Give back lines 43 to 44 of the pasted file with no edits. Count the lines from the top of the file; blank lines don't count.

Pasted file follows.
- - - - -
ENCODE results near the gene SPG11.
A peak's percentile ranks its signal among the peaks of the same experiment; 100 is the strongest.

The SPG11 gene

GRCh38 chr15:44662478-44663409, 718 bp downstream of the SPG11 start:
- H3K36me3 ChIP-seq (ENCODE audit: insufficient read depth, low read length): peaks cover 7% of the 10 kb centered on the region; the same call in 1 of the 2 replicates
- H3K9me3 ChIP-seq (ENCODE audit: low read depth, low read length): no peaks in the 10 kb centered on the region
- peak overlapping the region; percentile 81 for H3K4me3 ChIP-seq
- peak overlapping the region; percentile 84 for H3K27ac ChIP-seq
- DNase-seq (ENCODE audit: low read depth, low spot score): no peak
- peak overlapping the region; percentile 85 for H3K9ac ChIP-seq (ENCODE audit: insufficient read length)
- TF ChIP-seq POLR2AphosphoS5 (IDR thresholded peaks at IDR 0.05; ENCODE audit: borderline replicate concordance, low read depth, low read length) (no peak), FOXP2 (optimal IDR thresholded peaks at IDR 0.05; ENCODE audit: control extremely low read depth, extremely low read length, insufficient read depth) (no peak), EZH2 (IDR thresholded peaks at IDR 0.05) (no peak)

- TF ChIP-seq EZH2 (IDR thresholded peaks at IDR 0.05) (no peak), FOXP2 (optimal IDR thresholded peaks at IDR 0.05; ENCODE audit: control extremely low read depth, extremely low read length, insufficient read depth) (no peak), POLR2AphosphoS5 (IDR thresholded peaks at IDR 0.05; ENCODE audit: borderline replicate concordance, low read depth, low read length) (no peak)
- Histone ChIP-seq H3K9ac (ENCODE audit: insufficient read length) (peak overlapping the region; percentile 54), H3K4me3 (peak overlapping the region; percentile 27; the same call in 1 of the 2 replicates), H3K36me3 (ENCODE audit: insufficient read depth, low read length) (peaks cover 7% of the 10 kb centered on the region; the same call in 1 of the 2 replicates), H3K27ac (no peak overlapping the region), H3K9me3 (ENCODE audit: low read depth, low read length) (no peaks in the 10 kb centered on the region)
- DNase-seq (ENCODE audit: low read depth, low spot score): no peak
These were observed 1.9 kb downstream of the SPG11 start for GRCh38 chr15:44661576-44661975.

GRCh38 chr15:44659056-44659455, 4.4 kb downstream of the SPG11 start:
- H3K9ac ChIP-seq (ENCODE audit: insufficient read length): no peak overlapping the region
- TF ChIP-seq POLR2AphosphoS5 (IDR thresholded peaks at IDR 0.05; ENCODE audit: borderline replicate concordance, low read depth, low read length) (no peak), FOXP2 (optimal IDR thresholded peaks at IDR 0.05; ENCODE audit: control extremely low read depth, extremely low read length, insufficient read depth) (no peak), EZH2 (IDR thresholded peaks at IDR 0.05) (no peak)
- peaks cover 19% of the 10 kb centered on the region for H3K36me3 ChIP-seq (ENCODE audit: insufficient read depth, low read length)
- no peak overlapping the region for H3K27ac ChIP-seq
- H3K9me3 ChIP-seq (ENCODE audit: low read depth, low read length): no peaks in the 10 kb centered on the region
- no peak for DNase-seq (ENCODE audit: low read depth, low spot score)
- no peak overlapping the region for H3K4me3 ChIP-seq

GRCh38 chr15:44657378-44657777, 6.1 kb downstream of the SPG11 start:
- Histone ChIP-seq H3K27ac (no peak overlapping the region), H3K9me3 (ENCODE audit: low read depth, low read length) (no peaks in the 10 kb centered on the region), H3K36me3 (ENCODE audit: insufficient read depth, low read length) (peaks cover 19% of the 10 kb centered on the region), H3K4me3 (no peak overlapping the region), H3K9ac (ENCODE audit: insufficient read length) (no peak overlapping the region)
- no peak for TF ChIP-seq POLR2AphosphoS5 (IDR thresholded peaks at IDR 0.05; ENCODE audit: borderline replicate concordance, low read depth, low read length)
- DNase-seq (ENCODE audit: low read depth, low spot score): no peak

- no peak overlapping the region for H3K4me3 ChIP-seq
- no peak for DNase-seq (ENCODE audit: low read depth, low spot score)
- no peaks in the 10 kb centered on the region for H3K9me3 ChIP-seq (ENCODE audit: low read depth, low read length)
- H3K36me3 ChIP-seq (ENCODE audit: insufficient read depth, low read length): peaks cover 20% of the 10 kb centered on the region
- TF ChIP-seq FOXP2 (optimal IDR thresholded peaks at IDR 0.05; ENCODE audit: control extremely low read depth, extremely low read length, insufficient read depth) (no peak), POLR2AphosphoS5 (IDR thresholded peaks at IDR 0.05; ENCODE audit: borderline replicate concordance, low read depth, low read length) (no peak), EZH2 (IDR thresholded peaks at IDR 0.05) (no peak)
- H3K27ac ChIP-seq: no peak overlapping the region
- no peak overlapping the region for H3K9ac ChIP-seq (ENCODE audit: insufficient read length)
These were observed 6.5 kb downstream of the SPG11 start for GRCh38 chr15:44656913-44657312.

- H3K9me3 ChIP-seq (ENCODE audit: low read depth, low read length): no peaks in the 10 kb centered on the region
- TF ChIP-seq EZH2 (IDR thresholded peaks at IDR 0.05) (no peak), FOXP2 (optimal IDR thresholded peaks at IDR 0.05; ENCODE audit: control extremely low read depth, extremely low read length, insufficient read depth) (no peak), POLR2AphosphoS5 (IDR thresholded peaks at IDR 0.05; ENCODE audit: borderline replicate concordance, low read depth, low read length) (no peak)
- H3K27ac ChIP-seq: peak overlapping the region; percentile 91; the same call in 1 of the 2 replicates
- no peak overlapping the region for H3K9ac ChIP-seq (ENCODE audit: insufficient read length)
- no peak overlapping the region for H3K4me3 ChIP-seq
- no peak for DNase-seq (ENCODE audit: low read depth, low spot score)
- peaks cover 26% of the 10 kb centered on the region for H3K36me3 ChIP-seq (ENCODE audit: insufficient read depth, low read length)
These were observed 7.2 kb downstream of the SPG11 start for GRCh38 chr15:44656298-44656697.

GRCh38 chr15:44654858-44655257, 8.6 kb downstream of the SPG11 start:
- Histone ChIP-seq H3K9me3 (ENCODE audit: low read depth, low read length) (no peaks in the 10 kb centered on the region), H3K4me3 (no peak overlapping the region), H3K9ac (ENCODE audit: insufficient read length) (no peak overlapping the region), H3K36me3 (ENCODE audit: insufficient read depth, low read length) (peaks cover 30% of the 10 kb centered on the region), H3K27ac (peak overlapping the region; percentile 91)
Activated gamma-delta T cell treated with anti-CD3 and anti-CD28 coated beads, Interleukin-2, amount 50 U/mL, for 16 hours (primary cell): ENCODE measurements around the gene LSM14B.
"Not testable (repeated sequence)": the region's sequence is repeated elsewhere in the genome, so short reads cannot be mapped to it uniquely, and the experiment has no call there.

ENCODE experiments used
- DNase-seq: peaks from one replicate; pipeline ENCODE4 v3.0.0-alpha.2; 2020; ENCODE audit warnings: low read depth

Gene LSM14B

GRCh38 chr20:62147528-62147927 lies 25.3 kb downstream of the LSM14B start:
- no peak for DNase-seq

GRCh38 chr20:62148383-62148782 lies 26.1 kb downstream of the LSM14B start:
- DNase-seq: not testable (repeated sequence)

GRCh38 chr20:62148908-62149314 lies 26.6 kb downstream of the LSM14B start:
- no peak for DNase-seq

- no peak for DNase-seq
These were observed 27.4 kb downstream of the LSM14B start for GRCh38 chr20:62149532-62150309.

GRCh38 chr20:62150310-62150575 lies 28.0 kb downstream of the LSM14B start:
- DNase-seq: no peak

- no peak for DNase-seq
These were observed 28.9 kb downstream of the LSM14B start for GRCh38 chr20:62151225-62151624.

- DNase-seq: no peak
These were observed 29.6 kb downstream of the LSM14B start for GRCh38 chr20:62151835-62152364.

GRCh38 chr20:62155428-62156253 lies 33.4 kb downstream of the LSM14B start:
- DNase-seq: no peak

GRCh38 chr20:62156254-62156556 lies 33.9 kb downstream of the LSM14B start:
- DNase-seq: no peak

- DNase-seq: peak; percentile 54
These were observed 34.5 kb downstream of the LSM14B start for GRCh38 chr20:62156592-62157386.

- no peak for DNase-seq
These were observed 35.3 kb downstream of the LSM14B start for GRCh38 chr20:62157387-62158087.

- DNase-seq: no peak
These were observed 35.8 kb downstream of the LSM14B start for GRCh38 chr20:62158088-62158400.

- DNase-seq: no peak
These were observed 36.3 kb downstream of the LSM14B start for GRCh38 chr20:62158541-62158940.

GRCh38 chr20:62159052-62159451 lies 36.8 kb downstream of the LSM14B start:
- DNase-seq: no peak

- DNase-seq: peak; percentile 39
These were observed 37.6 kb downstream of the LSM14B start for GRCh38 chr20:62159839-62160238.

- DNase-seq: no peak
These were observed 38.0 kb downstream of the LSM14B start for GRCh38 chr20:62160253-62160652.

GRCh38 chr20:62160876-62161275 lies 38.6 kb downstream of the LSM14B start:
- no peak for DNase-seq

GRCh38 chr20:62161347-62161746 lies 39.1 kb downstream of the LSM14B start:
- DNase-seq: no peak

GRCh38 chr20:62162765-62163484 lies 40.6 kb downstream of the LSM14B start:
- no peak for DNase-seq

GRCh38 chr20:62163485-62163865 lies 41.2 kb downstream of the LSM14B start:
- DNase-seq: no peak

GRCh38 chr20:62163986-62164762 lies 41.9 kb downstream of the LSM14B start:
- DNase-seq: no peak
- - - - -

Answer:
These were observed 7.2 kb downstream of the SPG11 start for GRCh38 chr15:44656298-44656697.

GRCh38 chr15:44654858-44655257, 8.6 kb downstream of the SPG11 start: